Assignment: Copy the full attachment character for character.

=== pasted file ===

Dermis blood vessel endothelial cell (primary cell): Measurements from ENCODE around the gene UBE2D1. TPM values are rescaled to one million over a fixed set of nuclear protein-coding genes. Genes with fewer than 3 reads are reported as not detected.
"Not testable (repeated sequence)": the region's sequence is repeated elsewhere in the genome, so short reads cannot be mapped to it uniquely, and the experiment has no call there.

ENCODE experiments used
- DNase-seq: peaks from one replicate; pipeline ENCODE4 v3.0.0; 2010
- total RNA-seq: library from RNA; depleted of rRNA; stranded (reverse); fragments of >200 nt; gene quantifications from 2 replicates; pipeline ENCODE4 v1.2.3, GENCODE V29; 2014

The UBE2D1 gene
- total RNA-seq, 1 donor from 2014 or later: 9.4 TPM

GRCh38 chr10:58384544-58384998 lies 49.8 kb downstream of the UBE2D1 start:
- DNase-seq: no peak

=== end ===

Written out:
Dermis blood vessel endothelial cell (primary cell): Measurements from ENCODE around the gene UBE2D1. TPM values are rescaled to one million over a fixed set of nuclear protein-coding genes. Genes with fewer than 3 reads are reported as not detected.
"Not testable (repeated sequence)": the region's sequence is repeated elsewhere in the genome, so short reads cannot be mapped to it uniquely, and the experiment has no call there.

ENCODE experiments used
- DNase-seq: peaks from one replicate; pipeline ENCODE4 v3.0.0; 2010
- total RNA-seq: library from RNA; depleted of rRNA; stranded (reverse); fragments of >200 nt; gene quantifications from 2 replicates; pipeline ENCODE4 v1.2.3, GENCODE V29; 2014

The UBE2D1 gene
- total RNA-seq, 1 donor from 2014 or later: 9.4 TPM

GRCh38 chr10:58384544-58384998 lies 49.8 kb downstream of the UBE2D1 start:
- DNase-seq: no peak